• Move more. The chair is this generations smoking. I’ve become a lard-arse through sitting still too much.
  • Take the time to enjoy things more. And don’t get sucked into other people’s grumpy vortii (I may have made up a new plural there).

Bonne Fetes from Haute Savoie.

Making Christmas Cards.

It started out as a bit of fun a few years ago, making Christmas cards.  But its taken on a life of its own now, and its one of the few rituals of Christmas I do.  But this year its become a bit of a statement.

I get piles of unwanted direct mail each week.  And given my demographic, it seems to mostly be about floaty clothes or home furnishings.  Now don’t get me wrong, I do like nice furniture, but really.  These things irk me.  They hold out some promise of a perfect life: buy this item of white washed furniture / blanket / item of clothing and be magically happier / thinner / more successful.  Its all a pile of bollocks really isn’t it.  You’ll just be a few quid lighter, and the possessor of a new thing.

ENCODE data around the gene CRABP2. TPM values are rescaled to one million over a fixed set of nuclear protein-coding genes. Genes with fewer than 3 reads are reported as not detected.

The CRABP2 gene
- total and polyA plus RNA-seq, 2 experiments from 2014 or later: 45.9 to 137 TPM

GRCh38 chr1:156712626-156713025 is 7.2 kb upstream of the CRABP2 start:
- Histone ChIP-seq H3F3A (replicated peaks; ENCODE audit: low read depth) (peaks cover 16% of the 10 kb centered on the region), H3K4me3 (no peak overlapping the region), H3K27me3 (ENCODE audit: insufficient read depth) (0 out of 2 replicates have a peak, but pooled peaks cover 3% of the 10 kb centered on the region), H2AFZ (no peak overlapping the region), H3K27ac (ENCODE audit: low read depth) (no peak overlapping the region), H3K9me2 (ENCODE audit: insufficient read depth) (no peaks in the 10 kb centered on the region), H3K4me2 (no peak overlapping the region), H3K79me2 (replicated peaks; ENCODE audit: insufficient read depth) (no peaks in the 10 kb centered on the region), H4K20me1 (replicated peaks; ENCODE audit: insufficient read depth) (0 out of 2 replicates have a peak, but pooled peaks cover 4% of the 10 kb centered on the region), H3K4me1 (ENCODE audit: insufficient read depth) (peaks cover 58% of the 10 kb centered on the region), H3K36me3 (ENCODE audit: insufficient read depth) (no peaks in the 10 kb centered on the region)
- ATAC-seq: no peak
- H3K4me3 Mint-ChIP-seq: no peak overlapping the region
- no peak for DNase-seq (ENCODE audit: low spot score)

So the idea of turning this nonsense into something nice for folks I’m fond of at Christmas seemed appealing.  We don’t do Christmas presents in our house, we give each other a two-week skiing holiday and leave the country instead.  I can’t bear the advertising, the excess consumption, the drunken accidents.  But I do like taking some time out to make things, personally.  So here they are.  Philosophical statement through the medium of Christmas card, in 4 easy steps.

1.  Crappy advertising

1. Crappy advertising

Make snowflakes

2.  Make snowflakes

fold, spray, stick

3.  fold, spray, stick

leave to dry

4.  leave to dry